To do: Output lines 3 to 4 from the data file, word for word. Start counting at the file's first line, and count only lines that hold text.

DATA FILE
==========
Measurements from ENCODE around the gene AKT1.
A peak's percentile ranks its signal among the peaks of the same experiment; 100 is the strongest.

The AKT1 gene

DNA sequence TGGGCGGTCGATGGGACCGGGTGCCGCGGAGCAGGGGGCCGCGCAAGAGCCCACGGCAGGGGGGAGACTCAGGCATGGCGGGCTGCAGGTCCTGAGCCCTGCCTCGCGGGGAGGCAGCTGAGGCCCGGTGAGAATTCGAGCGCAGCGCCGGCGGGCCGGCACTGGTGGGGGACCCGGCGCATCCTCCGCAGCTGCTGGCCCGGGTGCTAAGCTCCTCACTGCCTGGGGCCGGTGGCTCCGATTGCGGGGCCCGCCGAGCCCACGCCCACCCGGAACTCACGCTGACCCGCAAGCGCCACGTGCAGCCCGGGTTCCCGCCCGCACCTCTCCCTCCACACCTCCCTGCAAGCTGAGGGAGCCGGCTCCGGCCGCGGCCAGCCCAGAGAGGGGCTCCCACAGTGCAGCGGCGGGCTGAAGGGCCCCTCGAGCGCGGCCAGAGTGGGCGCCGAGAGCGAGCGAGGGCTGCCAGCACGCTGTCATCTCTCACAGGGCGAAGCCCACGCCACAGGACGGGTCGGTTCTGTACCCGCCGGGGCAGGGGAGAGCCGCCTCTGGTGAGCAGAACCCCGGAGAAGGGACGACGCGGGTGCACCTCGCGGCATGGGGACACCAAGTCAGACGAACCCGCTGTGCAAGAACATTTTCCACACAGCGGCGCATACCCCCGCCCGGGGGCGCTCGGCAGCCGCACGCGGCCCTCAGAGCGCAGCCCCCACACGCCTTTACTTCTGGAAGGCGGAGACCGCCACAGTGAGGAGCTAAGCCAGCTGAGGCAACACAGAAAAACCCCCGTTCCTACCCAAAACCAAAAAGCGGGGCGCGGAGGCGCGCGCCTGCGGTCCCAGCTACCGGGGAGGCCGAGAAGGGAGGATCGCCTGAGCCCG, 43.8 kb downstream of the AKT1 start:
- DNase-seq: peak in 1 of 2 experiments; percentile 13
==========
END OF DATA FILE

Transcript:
The AKT1 gene

DNA sequence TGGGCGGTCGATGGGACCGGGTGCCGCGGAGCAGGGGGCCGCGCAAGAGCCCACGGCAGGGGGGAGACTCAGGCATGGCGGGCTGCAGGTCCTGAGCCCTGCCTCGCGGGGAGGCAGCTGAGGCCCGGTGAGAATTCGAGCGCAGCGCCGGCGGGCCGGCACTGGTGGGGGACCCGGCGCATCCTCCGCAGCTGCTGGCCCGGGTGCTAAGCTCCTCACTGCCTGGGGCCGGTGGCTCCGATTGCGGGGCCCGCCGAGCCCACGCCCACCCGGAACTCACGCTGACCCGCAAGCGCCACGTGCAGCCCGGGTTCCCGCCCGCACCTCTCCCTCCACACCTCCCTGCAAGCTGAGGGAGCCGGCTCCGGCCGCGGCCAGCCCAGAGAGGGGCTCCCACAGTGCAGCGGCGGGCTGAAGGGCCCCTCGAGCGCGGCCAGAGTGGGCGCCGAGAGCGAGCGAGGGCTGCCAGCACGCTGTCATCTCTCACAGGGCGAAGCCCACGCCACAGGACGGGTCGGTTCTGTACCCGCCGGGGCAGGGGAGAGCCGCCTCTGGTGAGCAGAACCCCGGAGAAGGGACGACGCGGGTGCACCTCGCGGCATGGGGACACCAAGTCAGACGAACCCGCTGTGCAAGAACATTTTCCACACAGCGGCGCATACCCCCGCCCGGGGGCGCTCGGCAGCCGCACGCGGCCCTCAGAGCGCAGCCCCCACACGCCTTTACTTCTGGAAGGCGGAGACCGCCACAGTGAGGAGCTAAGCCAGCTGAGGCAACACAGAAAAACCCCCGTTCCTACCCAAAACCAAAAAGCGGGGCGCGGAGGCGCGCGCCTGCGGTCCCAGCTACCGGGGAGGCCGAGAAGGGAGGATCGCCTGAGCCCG, 43.8 kb downstream of the AKT1 start: